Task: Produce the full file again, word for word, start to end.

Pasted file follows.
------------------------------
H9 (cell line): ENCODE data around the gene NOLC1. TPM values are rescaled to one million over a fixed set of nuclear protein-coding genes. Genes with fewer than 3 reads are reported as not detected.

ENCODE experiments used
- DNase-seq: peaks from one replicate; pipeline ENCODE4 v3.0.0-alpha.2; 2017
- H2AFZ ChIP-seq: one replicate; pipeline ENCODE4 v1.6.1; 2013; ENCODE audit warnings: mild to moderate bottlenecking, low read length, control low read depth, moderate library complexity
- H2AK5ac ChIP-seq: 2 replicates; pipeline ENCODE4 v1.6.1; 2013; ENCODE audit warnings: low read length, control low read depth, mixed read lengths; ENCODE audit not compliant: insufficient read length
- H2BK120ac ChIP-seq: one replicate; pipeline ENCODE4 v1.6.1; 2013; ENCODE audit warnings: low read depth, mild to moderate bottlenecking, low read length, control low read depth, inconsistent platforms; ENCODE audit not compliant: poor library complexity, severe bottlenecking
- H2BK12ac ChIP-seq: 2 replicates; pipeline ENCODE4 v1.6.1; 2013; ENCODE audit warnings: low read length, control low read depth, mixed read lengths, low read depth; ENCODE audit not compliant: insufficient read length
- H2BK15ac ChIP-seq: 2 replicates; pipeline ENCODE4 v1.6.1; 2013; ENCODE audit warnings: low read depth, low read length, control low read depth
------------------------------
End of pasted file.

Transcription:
H9 (cell line): ENCODE data around the gene NOLC1. TPM values are rescaled to one million over a fixed set of nuclear protein-coding genes. Genes with fewer than 3 reads are reported as not detected.

ENCODE experiments used
- DNase-seq: peaks from one replicate; pipeline ENCODE4 v3.0.0-alpha.2; 2017
- H2AFZ ChIP-seq: one replicate; pipeline ENCODE4 v1.6.1; 2013; ENCODE audit warnings: mild to moderate bottlenecking, low read length, control low read depth, moderate library complexity
- H2AK5ac ChIP-seq: 2 replicates; pipeline ENCODE4 v1.6.1; 2013; ENCODE audit warnings: low read length, control low read depth, mixed read lengths; ENCODE audit not compliant: insufficient read length
- H2BK120ac ChIP-seq: one replicate; pipeline ENCODE4 v1.6.1; 2013; ENCODE audit warnings: low read depth, mild to moderate bottlenecking, low read length, control low read depth, inconsistent platforms; ENCODE audit not compliant: poor library complexity, severe bottlenecking
- H2BK12ac ChIP-seq: 2 replicates; pipeline ENCODE4 v1.6.1; 2013; ENCODE audit warnings: low read length, control low read depth, mixed read lengths, low read depth; ENCODE audit not compliant: insufficient read length
- H2BK15ac ChIP-seq: 2 replicates; pipeline ENCODE4 v1.6.1; 2013; ENCODE audit warnings: low read depth, low read length, control low read depth